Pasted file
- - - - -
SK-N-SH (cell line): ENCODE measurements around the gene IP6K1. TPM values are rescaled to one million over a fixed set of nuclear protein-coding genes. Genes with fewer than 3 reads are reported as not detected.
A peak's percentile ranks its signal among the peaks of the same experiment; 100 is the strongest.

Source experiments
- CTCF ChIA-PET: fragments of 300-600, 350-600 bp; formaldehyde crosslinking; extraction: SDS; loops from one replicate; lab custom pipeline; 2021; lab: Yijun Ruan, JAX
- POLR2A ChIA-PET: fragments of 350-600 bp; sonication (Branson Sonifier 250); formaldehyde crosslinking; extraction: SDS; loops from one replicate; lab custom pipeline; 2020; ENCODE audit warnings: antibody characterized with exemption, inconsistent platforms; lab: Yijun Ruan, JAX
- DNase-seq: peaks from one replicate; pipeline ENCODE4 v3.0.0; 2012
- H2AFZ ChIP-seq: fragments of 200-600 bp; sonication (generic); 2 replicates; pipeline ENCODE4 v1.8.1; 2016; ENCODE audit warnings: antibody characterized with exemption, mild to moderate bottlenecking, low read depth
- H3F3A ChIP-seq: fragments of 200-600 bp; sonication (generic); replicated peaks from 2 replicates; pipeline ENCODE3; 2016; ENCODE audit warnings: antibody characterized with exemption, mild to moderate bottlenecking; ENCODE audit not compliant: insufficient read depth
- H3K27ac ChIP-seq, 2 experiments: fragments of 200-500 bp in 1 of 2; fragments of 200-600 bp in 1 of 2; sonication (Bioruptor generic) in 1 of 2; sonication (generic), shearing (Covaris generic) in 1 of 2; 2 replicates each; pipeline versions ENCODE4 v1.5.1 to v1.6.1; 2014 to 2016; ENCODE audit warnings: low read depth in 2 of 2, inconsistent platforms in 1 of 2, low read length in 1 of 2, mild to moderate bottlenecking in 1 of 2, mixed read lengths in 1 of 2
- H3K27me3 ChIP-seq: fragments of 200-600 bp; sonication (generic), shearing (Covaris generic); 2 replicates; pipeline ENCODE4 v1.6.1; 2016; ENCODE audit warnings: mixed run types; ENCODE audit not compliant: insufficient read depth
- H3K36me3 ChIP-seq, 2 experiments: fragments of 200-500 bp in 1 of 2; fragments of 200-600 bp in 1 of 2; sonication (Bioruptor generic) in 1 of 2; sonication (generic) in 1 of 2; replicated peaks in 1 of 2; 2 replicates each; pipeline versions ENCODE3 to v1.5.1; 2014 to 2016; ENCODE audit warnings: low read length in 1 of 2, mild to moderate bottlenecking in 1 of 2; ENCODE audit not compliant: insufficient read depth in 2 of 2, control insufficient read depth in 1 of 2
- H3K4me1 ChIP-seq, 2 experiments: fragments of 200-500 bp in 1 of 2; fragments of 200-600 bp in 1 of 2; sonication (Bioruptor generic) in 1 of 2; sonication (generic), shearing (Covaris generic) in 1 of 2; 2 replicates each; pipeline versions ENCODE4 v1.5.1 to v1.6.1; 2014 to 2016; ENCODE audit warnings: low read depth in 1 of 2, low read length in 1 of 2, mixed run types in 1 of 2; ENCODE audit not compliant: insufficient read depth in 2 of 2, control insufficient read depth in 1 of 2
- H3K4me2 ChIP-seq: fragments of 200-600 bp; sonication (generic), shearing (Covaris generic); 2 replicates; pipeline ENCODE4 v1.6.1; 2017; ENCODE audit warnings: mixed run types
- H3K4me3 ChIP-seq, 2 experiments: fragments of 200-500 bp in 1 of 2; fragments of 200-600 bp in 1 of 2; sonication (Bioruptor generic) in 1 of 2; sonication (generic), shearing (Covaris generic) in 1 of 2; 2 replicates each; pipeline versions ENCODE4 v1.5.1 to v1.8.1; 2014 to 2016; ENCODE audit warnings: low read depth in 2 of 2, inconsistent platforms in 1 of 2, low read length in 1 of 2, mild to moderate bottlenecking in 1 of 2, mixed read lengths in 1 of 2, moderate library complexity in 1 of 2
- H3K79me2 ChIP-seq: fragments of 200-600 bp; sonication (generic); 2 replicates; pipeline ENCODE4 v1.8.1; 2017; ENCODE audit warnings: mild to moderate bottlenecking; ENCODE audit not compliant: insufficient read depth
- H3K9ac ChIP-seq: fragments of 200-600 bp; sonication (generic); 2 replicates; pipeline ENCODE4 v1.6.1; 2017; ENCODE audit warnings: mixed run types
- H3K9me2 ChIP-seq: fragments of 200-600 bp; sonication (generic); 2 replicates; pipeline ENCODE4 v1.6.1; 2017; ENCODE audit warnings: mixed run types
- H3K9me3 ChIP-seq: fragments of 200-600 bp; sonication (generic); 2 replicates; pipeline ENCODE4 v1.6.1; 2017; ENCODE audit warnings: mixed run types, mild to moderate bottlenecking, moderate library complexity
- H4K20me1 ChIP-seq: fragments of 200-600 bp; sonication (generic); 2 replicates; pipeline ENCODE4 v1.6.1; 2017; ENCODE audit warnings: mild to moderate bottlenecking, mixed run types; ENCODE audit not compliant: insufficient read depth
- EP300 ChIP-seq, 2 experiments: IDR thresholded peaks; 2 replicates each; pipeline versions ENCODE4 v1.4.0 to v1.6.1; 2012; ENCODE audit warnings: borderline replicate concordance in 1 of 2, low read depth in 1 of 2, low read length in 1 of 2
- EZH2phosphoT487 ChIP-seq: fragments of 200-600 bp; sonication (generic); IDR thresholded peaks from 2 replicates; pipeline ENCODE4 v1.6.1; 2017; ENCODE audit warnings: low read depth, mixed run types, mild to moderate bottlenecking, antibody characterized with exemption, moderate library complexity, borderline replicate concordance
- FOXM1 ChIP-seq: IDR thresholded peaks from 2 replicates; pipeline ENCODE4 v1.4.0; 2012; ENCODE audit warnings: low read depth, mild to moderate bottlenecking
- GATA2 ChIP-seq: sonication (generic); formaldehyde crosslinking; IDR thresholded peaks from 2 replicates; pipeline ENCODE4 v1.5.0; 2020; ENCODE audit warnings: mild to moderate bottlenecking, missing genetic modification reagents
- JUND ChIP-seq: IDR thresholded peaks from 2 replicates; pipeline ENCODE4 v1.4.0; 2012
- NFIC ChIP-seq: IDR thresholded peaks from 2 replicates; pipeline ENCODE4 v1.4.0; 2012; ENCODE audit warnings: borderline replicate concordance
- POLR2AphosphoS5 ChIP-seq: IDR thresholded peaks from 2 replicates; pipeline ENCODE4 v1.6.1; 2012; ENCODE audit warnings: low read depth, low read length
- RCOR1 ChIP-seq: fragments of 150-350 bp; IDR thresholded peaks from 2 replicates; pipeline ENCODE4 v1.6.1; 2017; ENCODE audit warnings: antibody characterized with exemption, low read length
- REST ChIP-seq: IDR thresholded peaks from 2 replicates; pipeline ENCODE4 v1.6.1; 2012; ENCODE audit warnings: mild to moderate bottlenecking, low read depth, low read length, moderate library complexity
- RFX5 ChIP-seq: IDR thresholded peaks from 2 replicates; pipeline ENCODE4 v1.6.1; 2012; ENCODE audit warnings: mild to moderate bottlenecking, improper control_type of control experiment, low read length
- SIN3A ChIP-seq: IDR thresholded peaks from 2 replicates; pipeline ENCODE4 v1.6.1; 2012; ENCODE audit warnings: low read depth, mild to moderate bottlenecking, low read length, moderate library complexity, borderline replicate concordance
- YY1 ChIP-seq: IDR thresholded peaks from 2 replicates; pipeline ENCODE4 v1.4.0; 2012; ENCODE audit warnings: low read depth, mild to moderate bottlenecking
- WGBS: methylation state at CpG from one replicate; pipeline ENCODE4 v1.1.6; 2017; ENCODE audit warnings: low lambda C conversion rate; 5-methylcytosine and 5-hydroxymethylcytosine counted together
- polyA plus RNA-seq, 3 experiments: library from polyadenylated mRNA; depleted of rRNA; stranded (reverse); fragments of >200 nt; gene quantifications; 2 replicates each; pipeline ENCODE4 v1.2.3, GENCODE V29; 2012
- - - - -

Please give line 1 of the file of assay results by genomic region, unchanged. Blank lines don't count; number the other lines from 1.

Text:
SK-N-SH (cell line): ENCODE measurements around the gene IP6K1. TPM values are rescaled to one million over a fixed set of nuclear protein-coding genes. Genes with fewer than 3 reads are reported as not detected.